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  • Knights Would Take Off Helmets In Conflict Or During A Joust - And Nothing Would Be Underneath It on Random Dumbest Things Pop Culture Has Us Believe About Medieval Knights

    (#7) Knights Would Take Off Helmets In Conflict Or During A Joust - And Nothing Would Be Underneath It

    The Trope: Either in the heat of a clash or a joust, knights donning full armor remove their helmets only to reveal that they aren't wearing proper headgear.  

    Why Is It Inaccurate?: Firstly, it would be a terrible idea for any knight to remove their helmet in the heat of a clash or even for a joust. They are the only means of protection for one of the most vulnerable parts of the human body. Helmets remained an important piece of armor even when full-plate body armor became obsolete. Under the helmet, knights' chain mail didn't stop at their necks. Their coats also included a hood. Knights wore a layer of fabric as a padded cap between their head and the helmet. The padding further protected a knight's head by cushioning any blows he might receive. In the 14th century, some knights even wore a smaller helmet under their great helm called a basinet. Between the basinet and the great helm, knights would also wear a cloth wreath called an orle to prevent the two helmets from hitting one another. Not having those multiple layers would have been at the very least uncomfortable, but also unnecessarily dangerous in the worst case scenario.

    Notable Offenders: In A Knight's Tale, Will takes off his helmet (as well as his whole suit of armor) for the final joust. Furthermore, characters in A Knight's Tale don't always have mail or fabric between their helmet and head. William Wallace, who was a Scottish knight, and his men in Braveheart don't just lack proper knightly headgear; they are woefully, inaccurately dressed for conflict. Wallace would never have fought in a tartan kilt, since they didn't exist for another couple of centuries. In Kingdom of Heaven, Balian isn't wearing any form of head protection for the entire siege of Jerusalem.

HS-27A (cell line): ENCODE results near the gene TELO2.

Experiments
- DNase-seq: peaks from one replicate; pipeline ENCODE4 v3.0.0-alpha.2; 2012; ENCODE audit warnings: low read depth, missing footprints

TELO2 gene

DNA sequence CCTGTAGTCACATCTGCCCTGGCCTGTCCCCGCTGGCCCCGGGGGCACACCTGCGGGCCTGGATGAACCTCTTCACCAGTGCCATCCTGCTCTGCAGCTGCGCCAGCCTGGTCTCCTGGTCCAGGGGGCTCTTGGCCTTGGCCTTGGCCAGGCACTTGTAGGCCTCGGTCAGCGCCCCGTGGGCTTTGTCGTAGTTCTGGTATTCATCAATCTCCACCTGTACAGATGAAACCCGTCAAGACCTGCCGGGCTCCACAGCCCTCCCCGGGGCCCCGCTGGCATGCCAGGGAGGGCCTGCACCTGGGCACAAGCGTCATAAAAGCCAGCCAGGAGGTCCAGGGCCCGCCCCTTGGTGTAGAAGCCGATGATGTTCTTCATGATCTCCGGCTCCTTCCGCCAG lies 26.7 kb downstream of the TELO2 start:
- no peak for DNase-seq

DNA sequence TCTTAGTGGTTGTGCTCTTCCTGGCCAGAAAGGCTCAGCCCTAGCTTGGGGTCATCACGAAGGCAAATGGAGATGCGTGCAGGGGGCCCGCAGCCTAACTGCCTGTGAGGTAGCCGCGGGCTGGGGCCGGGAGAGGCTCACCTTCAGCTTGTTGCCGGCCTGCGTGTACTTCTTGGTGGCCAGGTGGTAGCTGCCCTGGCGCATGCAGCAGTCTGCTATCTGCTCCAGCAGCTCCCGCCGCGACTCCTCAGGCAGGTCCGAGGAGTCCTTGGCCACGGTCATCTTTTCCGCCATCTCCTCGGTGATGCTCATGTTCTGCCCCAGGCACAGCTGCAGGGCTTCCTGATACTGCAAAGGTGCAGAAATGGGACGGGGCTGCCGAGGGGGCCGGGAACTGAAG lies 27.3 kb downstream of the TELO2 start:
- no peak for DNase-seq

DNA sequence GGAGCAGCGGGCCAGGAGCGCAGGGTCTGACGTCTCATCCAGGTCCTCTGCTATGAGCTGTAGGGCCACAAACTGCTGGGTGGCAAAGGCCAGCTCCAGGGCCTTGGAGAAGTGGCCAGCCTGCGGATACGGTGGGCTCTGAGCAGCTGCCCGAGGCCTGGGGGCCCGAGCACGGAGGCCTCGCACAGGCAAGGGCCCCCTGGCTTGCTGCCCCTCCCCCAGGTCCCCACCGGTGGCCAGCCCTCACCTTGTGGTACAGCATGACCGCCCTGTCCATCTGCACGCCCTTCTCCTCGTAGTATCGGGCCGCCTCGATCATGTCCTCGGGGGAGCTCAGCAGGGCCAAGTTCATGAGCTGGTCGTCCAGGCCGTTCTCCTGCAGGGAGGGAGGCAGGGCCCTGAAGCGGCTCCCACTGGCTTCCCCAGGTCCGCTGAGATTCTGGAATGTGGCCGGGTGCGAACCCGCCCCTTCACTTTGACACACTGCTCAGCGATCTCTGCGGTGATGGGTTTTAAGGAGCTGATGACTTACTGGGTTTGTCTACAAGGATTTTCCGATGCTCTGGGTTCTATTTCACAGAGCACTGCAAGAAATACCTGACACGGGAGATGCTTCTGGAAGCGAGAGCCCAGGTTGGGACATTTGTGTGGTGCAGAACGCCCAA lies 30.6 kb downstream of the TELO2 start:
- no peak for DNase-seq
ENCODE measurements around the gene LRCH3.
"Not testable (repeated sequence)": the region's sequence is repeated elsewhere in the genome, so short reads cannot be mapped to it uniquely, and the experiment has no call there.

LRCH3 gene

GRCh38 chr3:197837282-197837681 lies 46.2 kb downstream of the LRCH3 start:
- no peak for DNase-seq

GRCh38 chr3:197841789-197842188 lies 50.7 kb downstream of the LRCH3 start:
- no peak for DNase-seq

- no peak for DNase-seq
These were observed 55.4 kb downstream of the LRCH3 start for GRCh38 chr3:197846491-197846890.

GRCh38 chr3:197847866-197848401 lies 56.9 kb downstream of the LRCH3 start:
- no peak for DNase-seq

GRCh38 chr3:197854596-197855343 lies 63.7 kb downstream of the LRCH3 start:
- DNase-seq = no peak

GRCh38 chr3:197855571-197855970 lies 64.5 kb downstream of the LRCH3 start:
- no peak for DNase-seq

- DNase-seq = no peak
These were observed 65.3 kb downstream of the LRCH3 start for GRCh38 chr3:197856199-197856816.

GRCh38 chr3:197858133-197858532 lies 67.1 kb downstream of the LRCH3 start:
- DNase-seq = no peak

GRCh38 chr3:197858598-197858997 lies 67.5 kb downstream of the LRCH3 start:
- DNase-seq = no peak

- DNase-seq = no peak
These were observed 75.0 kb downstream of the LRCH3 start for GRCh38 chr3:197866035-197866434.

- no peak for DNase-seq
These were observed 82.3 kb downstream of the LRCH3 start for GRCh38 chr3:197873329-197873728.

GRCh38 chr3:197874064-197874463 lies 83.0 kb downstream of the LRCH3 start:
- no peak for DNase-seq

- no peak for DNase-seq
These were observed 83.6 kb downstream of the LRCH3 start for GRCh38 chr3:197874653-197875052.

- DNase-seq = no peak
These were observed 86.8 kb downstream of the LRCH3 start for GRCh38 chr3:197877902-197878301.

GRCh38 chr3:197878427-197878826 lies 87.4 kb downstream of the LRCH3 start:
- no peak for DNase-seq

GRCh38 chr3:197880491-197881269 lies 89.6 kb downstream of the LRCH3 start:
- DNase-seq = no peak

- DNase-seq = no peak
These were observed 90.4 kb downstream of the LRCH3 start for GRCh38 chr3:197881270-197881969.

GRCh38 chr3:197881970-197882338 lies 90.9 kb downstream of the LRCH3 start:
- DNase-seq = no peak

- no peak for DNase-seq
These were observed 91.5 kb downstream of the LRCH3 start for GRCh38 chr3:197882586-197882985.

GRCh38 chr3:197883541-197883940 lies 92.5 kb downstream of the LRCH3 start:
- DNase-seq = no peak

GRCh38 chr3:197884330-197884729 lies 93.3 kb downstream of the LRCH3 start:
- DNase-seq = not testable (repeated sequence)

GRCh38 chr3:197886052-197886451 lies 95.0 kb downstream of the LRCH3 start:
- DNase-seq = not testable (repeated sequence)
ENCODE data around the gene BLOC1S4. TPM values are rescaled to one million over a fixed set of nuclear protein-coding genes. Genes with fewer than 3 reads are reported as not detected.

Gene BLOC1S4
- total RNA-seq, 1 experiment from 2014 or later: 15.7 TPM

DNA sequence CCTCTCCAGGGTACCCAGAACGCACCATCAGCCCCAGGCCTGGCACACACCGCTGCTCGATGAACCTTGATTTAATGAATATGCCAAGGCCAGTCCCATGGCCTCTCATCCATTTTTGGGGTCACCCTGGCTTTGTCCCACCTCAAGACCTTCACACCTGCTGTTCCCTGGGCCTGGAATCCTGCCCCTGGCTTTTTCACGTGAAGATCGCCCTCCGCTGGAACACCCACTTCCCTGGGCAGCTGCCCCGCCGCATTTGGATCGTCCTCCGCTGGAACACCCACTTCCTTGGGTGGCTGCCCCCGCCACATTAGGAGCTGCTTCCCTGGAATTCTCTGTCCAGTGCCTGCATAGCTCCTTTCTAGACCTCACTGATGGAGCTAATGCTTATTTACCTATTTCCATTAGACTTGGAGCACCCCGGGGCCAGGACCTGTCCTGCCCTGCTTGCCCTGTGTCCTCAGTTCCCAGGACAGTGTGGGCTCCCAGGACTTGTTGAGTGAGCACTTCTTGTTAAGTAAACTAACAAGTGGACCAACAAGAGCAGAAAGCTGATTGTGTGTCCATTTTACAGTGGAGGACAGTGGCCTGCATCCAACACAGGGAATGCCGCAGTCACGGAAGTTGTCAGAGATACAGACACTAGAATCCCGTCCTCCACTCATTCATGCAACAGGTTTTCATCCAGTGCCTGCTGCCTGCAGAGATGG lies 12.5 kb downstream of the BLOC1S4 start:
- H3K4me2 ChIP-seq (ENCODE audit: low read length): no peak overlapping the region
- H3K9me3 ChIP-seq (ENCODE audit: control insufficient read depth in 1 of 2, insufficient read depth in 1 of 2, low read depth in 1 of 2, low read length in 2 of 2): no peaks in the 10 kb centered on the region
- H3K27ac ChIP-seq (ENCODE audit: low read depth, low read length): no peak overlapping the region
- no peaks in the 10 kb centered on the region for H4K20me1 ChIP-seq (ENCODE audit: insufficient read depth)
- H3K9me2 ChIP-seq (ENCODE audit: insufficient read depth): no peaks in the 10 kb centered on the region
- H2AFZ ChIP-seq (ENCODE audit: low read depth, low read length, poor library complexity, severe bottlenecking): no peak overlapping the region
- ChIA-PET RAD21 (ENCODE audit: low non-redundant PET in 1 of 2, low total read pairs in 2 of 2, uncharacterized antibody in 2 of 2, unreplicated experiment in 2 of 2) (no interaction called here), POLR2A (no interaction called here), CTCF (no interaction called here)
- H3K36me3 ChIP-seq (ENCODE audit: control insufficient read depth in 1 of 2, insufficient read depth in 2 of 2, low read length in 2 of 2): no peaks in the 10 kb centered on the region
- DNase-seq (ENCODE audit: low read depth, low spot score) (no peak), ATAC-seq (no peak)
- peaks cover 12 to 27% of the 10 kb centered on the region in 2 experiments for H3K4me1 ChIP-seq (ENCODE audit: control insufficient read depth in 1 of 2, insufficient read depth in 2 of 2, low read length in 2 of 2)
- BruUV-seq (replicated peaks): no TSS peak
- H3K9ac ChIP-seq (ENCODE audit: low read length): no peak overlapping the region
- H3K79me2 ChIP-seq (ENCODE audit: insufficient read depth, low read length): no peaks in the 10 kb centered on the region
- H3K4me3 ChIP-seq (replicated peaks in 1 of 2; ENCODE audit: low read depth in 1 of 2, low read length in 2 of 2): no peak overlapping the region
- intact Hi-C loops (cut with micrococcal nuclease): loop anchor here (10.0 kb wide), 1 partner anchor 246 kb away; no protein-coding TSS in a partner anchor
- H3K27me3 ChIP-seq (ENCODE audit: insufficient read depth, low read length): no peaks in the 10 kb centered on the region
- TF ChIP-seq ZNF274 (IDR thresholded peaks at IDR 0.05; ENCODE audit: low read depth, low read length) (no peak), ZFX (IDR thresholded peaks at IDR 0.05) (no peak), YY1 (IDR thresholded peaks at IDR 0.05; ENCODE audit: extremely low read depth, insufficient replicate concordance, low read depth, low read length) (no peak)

• Knights Only Wielded Heavy, Mighty Swords on Random Dumbest Things Pop Culture Has Us Believe About Medieval Knights

    (#5) Knights Only Wielded Heavy, Mighty Swords

    The Trope: Whether carrying, wielding, or wearing it, a knight isn't a knight without a sword. Knights revered swords so much that they gave their tactical tools names.

    Why Is It Inaccurate?: Knights really did value swords, especially since they were often status symbols, and some historical figures named their instruments, like Charlemagne's Joyeuse. Medieval swords weren't as heavy as most people imagine, though. After all, a sword that was too heavy to swing wouldn't be useful. Though they could be found in different varieties, a typical sword for conflict wouldn't weigh more than 10 pounds. Medieval knights also relied on a menu of tactical gear, including lances, axes, and daggers. In fact, lances and spears were usually the first tools knights would use on the battlefield. When Norman knights successfully infiltrated England in 1066, they wielded spears.

    Notable Offenders: The trope of a knight and his sword has its roots in medieval literature. The 11th century's The Song of Roland, for instance, spotlights the relationship between a Frankish knight and Durendal, his divine sword. King Arthur's legendary sword, Excalibur, appears in Arthurian stories ranging from Sir Thomas Malory's 15th-century text Le Morte d'Arthur to 20th-century films like The Sword in the Stone and Excalibur.

  • When They Weren't Fighting, Knights Went On Adventurous Quests on Random Dumbest Things Pop Culture Has Us Believe About Medieval Knights

    (#1) When They Weren't Fighting, Knights Went On Adventurous Quests

    The Trope: Heroic knights-errant embark on quests to rescue a damsel in distress, track down the Holy Grail, or defeat a monstrous villain.

    Why Is It Inaccurate?: Historical knights were warriors, land owners, and politicians - they didn't have time to embark on semi-mythic quests. Knights may have invoked a higher purpose for their fights; the Crusades, for example, were framed in religious terms. Knights could also go on pilgrimages to holy sites in places such as Santiago de Compostela, Rome, and Canterbury. But the idea of a knight-errant journeying on a personal quest is more fiction than fact.